Aeromechanics of a High Speed Coaxial Helicopter Rotor
Schmaus, Joseph Henry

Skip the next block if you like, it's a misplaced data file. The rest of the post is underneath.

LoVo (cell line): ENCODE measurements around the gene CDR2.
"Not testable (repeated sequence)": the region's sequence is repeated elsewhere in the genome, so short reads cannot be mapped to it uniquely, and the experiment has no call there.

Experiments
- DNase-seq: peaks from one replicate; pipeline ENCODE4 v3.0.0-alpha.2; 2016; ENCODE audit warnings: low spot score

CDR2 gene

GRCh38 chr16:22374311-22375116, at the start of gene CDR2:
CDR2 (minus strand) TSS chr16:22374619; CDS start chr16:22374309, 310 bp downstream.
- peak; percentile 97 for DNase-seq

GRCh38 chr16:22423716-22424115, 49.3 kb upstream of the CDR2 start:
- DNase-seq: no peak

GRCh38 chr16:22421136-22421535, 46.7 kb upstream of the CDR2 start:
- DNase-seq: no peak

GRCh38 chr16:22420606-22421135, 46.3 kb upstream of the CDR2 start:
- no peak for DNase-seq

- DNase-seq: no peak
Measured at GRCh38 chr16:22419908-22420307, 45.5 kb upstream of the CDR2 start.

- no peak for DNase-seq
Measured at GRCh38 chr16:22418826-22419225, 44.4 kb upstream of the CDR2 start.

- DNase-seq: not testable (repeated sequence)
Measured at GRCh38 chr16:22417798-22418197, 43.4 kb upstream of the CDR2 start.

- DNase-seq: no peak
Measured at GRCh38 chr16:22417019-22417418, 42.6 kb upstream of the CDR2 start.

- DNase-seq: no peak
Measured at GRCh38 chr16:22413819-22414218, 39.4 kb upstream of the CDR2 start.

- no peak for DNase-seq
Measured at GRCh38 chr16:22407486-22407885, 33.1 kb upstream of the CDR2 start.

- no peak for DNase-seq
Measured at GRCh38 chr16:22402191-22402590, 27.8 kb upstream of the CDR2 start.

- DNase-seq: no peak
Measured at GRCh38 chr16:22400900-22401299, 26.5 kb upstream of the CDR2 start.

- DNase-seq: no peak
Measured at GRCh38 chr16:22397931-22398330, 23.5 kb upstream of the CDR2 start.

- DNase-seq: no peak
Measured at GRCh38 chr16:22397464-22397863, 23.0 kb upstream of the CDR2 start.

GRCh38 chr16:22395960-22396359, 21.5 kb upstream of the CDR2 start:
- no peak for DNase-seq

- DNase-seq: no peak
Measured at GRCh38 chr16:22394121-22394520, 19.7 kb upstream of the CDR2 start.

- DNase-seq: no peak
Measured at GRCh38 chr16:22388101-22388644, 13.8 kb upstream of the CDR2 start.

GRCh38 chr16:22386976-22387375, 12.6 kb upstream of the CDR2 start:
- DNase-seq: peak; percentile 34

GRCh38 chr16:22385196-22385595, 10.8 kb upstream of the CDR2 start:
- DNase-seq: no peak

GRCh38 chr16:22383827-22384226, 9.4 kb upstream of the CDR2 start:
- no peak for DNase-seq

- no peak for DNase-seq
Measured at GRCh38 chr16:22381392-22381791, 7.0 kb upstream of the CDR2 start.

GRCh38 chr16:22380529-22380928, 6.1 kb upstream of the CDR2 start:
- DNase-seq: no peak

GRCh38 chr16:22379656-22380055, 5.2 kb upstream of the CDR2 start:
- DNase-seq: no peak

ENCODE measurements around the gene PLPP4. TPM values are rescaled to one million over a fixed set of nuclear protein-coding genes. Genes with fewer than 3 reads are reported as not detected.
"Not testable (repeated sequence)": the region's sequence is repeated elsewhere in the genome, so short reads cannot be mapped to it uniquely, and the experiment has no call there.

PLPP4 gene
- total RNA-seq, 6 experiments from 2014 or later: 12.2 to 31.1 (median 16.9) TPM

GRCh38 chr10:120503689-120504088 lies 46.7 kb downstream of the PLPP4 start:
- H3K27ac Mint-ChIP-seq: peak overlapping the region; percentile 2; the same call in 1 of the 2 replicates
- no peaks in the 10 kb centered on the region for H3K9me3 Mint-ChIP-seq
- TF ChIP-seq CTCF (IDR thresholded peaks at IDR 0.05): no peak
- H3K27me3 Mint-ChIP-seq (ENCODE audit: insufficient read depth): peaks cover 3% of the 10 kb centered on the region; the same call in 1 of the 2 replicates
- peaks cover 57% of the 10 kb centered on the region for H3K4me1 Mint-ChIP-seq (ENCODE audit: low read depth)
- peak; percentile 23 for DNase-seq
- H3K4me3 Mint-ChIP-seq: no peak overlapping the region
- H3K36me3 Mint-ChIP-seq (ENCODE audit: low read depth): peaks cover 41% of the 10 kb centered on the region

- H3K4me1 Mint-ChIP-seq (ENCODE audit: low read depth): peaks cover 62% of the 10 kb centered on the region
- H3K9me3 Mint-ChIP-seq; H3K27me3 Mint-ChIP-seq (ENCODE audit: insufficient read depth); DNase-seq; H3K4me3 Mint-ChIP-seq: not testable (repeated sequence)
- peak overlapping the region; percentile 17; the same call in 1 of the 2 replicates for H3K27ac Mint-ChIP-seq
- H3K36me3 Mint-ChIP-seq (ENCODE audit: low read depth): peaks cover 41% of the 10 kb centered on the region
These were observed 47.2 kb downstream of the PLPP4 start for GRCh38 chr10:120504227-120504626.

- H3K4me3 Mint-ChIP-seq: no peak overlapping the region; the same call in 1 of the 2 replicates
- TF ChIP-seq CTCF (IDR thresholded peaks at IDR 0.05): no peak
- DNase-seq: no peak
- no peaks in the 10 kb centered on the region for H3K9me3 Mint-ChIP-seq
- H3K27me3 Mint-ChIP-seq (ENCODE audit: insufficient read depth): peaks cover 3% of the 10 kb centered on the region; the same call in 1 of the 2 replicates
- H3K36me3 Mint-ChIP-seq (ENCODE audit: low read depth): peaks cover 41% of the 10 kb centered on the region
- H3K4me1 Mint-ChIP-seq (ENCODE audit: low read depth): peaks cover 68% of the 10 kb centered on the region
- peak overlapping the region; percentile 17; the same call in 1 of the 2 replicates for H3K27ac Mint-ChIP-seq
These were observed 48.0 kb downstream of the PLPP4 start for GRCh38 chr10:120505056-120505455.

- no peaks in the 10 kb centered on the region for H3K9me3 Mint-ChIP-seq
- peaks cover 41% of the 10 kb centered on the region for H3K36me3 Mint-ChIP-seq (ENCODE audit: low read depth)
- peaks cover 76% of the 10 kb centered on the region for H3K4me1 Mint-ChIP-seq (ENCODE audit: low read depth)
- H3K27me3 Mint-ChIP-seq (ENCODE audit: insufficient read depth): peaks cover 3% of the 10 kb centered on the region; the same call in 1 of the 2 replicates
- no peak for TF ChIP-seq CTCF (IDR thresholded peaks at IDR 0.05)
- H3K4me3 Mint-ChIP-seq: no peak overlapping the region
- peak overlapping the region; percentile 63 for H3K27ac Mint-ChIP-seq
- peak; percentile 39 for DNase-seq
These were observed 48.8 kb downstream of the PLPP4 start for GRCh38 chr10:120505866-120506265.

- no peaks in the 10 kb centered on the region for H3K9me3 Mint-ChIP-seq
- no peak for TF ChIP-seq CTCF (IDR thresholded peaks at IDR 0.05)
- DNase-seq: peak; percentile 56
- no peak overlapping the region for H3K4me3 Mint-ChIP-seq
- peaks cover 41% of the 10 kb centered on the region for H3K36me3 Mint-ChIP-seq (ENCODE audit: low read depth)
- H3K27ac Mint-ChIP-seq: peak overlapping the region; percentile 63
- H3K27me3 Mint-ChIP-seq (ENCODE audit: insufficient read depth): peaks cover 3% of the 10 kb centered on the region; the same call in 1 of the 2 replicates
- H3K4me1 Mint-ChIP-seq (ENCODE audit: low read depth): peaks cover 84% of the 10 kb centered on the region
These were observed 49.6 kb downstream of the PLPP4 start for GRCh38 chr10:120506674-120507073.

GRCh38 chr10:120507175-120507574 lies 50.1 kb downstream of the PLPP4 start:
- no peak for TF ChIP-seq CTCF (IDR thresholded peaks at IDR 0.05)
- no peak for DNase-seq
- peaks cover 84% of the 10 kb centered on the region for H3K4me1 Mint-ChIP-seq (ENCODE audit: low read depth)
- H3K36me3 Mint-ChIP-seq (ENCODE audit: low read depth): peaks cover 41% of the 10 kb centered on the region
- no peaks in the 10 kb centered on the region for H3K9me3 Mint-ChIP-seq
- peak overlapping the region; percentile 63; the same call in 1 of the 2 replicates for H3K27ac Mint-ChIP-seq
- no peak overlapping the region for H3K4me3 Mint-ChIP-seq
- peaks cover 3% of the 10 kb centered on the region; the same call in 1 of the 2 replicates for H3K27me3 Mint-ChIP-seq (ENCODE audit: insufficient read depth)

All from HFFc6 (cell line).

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The current work seeks to understand the aeromechanics of lift offset coaxial rotors in high speeds. Future rotorcraft will need to travel significantly faster that modern rotorcraft do while maintaining hovering efficiency and low speed maneuverability. The lift offset coaxial rotor has been shown to have those capabilities. A majority of existing coaxial research is focused on hovering performance, and few studies examine the forward flight performance of a coaxial rotor with lift offset. There are even fewer studies of a single rotor with lift offset. The current study used comprehensive analysis and a new set of wind tunnel experiments to explore the aeromechanics of a lift offset coaxial rotor in high speed forward flight. The simulation was expanded from UMARC to simultaneously solve multiple rotors with coupled aerodynamics. It also had several modifications to improve the aerodynamics of the near-wake model in reverse flow and improve the modeling of blade passages. Existing coaxial hovering tests and flight test data from the XH-59A were used to validate the steady performance and blade loads of the comprehensive analysis. It was used to design the structural layout of the blades used in the wind tunnel experiment as well as the test envelope and testing procedure. The wind tunnel test of a model rotor developed by the University of Texas at Austin and the University of Maryland was performed in the Glenn L Martin Wind Tunnel. The test envelope included advance ratios 0.21–0.53, collectives 4◦– 8◦, and lift offsets 0%–20% for both rotors tested in isolation and as a coaxial system operating at 900 RPM. Rotating frame hub loads, pushrod loads, and pitch angle were recorded independently for each rotor. Additional studies were performed at 1200 RPM to isolate Reynold effects and with varying rotor-to-rotor phase to help quantify aerodynamic interactions. Lift offset fundamentally changes the lift distribution around the rotor disk, doing so increases the maximum thrust of the rotor at a given speed while at the same time increasing the rotor efficiency. The cost of lift offset is increased blade loads. While this can be seen in the experimental data, it was taken at constant collective and as lift offset increased so did the thrust. The simulation is used to provide performance and loads sweeps at constant thrust to help provide a more basic understanding of how the rotor performance is changing. Additionally, rotor thrust and drag distributions provide a physical insight on how the distribution of lift changes cause the resulting trends that have been observed. Coaxial rotors have been shown to have significant rotor-to-rotor interactions in hover, but the magnitude of those interactions at high speed are studied here in detail. Generally, the aerodynamic interactions decrease significantly with increasing speed, and finally the lower rotor wake convects off the upper rotor. A comparison between the single rotor and coaxial rotor performance shows a newly observed trend of thrust inversion, where the more efficient rotor changes from the top in hover to the bottom in forward flight. The vibratory loads show limited evident of direct coaxial interference, although it is shown that the relative phase of the two rotors significantly alters the resultant total loads.